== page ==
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Archive - Mar 2011

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March 25th

Panthers top Sylvan Hills in first round

March 25, 2011

BENTON — It didn’t take long for Benton’s Joseph Henry to prove he belong in the line up after missing the first few games of the season. In fact, it just took one at bat.

With a runner on second and one out in the bottom of the first, Henry hit a home run to the opposite field to give Benton a 2-0 lead early in the game.

“Joseph has a lot of power and we are glad to have him back in the line up,” coach Mark Balisterri said. “He is definitely going to be a big plus for this team.”

BRENT DAVIS/Resident Boomer: Everything can change, in the blink of an eye

March 25, 2011

The glare of the morning sun caused me to pull down the visor as I drove into work. My windshield was in need of a good cleaning. The pollen and remnants of insects paired against a washed out cloudless sky put the surroundings in a light haze.
Springtime had arrived. Time had shifted and this particular stretch of highway climbed upward, directly into the sun. Circumstances being what they were, it was not unusual for traffic to slow to a crawl.
But on this morning, the crawl became a stop. Years of this daily commute has taught me those three lanes coming to a complete stop means one thing only: a wreck.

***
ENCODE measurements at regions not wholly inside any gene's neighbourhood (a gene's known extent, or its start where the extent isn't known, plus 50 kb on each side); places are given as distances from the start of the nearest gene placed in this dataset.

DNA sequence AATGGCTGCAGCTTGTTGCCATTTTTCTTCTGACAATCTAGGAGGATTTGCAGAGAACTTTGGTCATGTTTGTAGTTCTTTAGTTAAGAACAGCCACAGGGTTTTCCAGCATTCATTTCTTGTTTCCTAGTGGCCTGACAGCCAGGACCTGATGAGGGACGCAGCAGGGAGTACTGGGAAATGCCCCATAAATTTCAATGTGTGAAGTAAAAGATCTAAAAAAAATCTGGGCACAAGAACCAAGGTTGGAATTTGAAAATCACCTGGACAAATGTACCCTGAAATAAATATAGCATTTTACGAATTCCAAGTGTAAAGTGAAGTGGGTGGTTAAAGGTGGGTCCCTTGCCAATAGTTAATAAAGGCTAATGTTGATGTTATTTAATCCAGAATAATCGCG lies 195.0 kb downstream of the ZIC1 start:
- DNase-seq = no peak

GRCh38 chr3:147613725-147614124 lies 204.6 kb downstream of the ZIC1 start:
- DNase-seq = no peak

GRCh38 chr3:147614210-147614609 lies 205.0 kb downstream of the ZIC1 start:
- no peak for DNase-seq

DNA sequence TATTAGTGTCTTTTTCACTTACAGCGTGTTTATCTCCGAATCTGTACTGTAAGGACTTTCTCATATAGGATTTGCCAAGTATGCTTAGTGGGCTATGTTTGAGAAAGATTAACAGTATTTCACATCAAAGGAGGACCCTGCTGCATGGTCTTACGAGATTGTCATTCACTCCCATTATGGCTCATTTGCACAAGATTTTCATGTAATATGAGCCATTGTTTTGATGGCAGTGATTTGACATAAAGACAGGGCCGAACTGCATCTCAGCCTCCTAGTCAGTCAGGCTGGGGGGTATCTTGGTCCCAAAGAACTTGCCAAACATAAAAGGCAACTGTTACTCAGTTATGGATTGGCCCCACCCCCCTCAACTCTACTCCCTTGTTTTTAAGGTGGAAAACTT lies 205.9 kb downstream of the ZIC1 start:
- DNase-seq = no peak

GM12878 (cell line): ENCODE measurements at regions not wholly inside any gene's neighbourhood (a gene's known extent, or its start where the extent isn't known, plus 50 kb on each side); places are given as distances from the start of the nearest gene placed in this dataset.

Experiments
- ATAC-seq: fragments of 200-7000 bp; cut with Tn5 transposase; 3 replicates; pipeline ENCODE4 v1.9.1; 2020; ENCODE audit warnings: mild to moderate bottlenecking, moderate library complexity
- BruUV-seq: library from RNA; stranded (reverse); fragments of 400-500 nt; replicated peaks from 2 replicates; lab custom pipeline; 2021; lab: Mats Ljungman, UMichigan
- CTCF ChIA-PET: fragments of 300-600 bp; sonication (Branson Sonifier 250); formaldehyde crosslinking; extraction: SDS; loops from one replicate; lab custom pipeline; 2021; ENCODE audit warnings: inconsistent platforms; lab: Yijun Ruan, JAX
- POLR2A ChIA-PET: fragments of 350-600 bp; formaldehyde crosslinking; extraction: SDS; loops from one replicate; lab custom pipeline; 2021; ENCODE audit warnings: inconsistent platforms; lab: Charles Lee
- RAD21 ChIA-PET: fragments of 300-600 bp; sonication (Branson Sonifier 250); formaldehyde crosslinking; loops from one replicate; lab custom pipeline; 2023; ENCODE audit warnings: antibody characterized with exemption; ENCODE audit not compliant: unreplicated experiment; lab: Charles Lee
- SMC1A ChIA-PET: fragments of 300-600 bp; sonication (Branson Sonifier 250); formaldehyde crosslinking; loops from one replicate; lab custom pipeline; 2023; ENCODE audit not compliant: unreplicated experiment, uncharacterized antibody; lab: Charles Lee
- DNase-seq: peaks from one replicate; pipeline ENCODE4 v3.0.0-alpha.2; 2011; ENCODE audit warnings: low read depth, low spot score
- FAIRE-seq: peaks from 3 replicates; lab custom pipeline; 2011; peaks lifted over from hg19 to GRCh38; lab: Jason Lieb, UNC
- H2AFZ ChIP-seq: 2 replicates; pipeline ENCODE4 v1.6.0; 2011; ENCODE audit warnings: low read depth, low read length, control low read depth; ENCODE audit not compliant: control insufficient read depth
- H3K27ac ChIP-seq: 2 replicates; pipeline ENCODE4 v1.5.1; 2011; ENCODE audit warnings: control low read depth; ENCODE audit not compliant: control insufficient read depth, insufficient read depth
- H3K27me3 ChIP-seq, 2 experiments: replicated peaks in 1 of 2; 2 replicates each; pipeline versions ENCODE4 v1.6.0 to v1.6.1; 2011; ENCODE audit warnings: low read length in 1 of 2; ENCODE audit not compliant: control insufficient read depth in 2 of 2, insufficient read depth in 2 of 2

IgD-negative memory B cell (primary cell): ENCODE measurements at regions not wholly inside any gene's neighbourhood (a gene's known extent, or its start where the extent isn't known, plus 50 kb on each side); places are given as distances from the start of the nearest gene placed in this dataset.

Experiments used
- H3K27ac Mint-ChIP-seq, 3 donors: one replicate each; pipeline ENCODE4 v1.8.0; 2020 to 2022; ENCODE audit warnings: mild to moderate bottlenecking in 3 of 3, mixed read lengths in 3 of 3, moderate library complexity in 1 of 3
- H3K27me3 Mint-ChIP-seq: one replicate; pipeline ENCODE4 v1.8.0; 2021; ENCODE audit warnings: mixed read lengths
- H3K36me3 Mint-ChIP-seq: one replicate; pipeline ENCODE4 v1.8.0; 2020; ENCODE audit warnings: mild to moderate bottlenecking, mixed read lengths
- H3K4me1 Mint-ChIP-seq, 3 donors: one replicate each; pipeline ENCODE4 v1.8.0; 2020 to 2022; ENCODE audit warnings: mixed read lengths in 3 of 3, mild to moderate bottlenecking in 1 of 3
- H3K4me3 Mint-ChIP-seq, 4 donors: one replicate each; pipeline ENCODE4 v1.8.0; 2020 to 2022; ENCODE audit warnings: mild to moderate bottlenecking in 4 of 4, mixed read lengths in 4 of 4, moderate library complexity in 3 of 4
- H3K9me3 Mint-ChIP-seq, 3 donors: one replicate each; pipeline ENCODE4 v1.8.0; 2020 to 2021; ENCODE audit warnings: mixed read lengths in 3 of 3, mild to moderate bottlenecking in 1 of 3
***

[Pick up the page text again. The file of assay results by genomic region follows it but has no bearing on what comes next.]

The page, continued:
All three lanes were still. Each line pointed toward the morning sun. The shadow of the first car fell upon the second car and so on down the line.
We squinted and glanced toward our watches and clocks, silently calculating how much time was passing and hoping that whatever the delay beyond the rise in the road ahead would not make us late for work.
I switched the radio from the news of terror and despair around the world to whatever CD was in the player. It had been so long since I had actually listened to music on the drive to work that I had forgotten what would be awaiting me.
The speakers were silent but just for a moment. And then the soft notes of a single piano player took me back to a familiar and favorite tune. A voice started to sing: “When I find myself in times of trouble, Mother Mary comes to me.” I felt my body relax. “Speaking words of wisdom, let it be.” A calm came over me.
But the silence and calm were broken by the blaring sound of sirens. I glanced at my rearview mirror and speeding toward me on the inside shoulder was an ambulance. A dirt cloud swirled around as it passed in a hurry. “And in my hour of darkness, she is standing right in front of me. Speaking words of wisdom, let it be.”
Ambulances are routinely sent to accident locations, just in case they are needed. I had seen them so many times that they had become part of the commute scenery.
The lines moved a few feet. We took our place in the shadow of the one in front of us, making sure that the distance was close but not too close. Far enough away to give the impression that we all were paying attention and being considerate to the other drivers behind us.
Stopped once again, still aiming toward the sun, my attention went back to the song. In the distance, again, a siren blared.